My gaze whips up. Sabine has moved on to the second Pop-Tart. She chews primly.

  Despite our less-than-stellar diet of Pop-Tarts and dry cereal, she looks good. Better than she did when I first met her at Mount Haven. There’s color in her cheeks now and her gaze is bright.

  “What do you mean?”

  She rolls her eyes. “You can barely look at him.”

  Is it that obvious? We’re all getting along. Smiling. I put on a good show. At least I thought so. “We’re fine. Nothing’s wrong,” I deny. Because it can’t be. Whatever this is, I’ll fix it. We’ll be fine. I’ll be fine.

  “Right.” The corner of her mouth lifts. “When we first got here, you two couldn’t keep your hands off each other. It was like being stuck with a couple of honeymooners.”

  My face warms. “It’s nothing. I’m just focused on getting across. I’ll relax once this is over and we’ve made it to the other side.”

  She shrugs a slim shoulder. “We’ll either make it or we won’t. I’d think you’d want to get in as much quality time with Sean as you can before we leave. Especially since we might be caught or killed. Carpe diem and all that.” She says it so matter-of-factly. Our life has become this. The subject of our potential demise commonplace. Caught or killed. At this point, they’re one and the same.

  Her smile slips away and she stares at me evenly, a sharp glint in her eyes. Almost like she’s annoyed with me. How can I explain to her what’s going through my head? That since we settled in here, I’m having a hard time coming to terms with killing that guy. Being close to Sean is . . . difficult.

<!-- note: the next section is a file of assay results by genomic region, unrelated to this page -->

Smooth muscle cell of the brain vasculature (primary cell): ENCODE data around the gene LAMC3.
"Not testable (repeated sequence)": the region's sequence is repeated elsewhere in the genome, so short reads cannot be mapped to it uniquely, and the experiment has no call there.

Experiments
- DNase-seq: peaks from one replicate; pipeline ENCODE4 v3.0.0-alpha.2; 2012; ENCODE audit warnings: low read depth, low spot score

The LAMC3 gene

Rising from the table, I murmur something about making the bed and head to the back of the trailer. One thing about being stuck in an eight-hundred-square-foot space is that there is nowhere to hide. Not from one another. Not from ghosts.

  I wake with a jolt again that night. Opening my eyes, I sit up and immediately look for him. The man I killed. He’s not here. A relieved breath pushes past my lips.

  “Davy?” Sean’s there, sitting up beside me. I blink at the empty space surrounding us and lower my body back down on the bed, clutching the sheets to my chest in knotted fists. I gaze at the ceiling, focusing on the web of spidery cracks in the vinyl-covered ceiling.

  Sean settles beside me. His hand curls around my arm in a loose touch.

  “Bad dream?” His deep voice rumbles through the dark.